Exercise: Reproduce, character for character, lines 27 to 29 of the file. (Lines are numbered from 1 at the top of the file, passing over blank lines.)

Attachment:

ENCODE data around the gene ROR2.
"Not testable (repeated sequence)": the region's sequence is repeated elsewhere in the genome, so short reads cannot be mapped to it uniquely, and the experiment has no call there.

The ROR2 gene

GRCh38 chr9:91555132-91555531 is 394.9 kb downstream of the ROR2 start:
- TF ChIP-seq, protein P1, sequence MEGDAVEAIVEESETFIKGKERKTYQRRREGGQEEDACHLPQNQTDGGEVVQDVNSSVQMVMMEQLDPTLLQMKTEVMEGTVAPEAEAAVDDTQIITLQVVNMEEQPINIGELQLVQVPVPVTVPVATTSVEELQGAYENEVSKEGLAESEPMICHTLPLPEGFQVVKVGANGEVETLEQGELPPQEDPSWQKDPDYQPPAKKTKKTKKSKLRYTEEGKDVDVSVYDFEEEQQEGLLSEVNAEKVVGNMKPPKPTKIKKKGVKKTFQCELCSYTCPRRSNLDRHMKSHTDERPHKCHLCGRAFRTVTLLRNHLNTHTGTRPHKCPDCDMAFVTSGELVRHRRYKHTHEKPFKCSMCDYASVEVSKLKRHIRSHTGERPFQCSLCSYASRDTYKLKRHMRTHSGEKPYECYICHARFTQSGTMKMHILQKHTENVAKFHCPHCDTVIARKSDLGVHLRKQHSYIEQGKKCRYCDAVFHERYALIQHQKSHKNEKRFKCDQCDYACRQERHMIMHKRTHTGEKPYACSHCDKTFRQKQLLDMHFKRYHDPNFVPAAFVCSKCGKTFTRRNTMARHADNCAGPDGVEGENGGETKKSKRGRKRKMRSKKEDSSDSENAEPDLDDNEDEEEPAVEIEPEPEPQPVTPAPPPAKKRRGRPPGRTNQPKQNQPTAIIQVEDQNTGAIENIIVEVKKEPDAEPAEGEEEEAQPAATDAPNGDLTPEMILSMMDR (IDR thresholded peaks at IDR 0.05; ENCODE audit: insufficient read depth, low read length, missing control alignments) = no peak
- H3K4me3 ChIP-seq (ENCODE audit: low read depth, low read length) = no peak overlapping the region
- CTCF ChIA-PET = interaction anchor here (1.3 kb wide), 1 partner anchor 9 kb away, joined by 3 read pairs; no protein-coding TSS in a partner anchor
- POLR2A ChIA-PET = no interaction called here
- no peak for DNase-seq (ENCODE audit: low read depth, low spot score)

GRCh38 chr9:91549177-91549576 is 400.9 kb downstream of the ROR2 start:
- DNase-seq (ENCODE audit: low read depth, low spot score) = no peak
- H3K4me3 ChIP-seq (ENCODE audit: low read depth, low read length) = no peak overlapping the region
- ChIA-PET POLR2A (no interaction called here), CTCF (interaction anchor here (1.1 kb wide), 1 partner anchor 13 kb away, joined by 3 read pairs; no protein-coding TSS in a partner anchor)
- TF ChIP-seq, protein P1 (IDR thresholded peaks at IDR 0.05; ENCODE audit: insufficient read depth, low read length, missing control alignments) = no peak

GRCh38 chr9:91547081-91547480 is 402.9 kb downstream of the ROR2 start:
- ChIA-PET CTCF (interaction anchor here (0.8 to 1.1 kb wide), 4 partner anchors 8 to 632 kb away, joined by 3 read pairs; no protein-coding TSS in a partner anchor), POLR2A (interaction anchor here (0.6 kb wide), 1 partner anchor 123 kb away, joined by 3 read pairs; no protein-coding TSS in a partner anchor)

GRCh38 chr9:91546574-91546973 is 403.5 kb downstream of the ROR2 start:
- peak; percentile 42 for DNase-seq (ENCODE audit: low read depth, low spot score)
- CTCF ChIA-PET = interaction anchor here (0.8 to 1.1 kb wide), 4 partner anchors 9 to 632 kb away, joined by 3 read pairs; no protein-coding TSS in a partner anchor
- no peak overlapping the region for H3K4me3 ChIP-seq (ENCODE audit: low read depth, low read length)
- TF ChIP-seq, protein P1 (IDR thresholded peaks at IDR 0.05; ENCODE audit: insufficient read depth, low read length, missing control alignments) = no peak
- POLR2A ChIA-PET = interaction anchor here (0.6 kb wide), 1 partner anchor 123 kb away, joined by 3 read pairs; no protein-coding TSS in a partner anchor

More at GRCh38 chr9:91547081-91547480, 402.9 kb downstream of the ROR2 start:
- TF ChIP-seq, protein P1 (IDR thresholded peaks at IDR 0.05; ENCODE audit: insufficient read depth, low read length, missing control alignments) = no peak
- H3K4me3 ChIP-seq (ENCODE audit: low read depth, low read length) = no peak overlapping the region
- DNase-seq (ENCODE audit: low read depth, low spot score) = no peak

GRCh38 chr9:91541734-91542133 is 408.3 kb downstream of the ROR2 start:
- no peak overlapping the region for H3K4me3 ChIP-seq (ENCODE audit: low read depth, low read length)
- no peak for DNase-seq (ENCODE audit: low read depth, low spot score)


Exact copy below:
GRCh38 chr9:91541734-91542133 is 408.3 kb downstream of the ROR2 start:
- no peak overlapping the region for H3K4me3 ChIP-seq (ENCODE audit: low read depth, low read length)
- no peak for DNase-seq (ENCODE audit: low read depth, low spot score)